With the information obtained in this way, it becomes easy to freely defame others, send defamatory emails in the person’s name, make obscene posts, and easily lower the person’s social reputation.

Examples of Facebook Account Hijacking

  • Unauthorized changes to login passwords, resulting in inability to access the account
  • Spam advertisements being sent to friends
  • Leakage of personal information, including credit card details

The most common issue with account hijacking is the distribution of spam advertisements. This became well-known through the infamous cheap Ray-Ban ads. These ads display images of Ray-Ban sunglasses, tagging people and appearing on their timelines. The links lead to malicious online shopping sites. Involving friends and acquaintances in such financial troubles can lead to serious problems.

Personal information leakage can result in theft of money through leaked credit card information, and there is also the possibility of friends and acquaintances falling victim to fraud. There have been many reports of crimes committed by specialized fraud groups. Specialized fraud refers to scams that deceive money from an unspecified number of people without face-to-face interaction, using communication tools. Recently, specialized fraud using mediums like Facebook and LINE has become a problem. Fraud involving the use of electronic money is particularly problematic in specialized fraud cases.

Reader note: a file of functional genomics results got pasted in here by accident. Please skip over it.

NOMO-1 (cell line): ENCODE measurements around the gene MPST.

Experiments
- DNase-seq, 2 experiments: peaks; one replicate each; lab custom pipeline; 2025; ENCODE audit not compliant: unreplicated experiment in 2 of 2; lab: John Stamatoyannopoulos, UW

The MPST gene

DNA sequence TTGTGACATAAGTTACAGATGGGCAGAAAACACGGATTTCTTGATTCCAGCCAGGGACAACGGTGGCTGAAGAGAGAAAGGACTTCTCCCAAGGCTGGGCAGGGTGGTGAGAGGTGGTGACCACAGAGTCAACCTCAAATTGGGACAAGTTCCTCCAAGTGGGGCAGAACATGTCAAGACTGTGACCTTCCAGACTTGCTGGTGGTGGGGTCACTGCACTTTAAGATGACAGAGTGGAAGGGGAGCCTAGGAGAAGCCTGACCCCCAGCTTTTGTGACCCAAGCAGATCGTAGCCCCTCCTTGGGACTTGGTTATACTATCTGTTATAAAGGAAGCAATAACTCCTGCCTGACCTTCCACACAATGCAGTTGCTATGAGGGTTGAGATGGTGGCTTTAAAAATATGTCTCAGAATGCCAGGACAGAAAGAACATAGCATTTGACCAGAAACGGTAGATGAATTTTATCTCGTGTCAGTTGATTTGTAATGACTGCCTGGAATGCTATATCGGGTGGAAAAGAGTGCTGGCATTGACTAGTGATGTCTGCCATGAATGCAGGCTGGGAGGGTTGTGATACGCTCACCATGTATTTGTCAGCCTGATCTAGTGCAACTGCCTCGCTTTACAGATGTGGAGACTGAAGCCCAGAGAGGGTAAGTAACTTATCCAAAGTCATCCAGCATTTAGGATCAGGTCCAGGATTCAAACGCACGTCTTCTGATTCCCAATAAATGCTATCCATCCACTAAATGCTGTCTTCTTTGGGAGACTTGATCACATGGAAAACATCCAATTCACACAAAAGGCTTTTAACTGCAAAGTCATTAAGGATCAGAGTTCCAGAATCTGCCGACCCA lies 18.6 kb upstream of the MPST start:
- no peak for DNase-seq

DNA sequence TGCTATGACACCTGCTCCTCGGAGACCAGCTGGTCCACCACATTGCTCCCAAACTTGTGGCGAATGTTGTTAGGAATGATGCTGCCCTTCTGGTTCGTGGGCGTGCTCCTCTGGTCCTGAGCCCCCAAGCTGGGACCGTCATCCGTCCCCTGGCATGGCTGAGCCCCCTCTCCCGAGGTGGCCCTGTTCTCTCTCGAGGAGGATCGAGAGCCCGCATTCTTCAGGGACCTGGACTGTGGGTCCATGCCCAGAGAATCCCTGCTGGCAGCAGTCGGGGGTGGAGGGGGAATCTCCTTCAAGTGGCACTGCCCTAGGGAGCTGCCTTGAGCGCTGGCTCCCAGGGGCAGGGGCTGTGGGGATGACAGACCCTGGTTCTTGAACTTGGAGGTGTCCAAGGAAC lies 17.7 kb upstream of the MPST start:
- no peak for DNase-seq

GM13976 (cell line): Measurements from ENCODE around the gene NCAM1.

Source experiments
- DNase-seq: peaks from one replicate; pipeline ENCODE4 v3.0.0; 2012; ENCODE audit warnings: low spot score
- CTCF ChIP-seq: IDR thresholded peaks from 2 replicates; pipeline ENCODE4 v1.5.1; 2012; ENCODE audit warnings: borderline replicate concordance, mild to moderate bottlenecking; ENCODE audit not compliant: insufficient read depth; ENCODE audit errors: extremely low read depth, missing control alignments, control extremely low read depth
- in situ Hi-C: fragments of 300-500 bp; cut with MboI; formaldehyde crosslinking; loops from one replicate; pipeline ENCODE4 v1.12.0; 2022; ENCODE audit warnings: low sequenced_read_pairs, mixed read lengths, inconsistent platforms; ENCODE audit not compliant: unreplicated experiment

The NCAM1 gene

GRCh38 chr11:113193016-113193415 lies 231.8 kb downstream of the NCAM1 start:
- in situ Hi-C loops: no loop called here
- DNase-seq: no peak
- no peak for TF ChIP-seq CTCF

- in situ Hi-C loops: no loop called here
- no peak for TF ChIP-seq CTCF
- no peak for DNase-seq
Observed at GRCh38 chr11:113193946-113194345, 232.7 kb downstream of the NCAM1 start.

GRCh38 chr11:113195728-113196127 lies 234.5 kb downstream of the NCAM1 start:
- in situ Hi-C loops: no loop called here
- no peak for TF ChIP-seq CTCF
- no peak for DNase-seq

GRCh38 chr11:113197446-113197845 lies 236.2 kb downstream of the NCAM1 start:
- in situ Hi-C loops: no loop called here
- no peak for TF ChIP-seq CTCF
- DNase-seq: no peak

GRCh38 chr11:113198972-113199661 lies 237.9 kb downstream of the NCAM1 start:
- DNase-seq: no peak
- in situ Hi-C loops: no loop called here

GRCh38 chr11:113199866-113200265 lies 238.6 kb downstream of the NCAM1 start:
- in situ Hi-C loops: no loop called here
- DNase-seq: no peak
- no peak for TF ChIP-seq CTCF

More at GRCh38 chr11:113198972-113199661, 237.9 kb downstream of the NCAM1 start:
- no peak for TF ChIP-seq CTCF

Electronic money is easy to exchange and difficult to trace, making it a popular tool for fraudsters. They may impersonate family members, friends, or acquaintances, and send messages asking for the purchase of electronic money like iTunes and the sending of the card number on the back. This is a method that has actually caused significant damage. Be cautious of cases where specialized fraud groups are operating with the aim of stealing money.

What to Do If Your Facebook Account is Hacked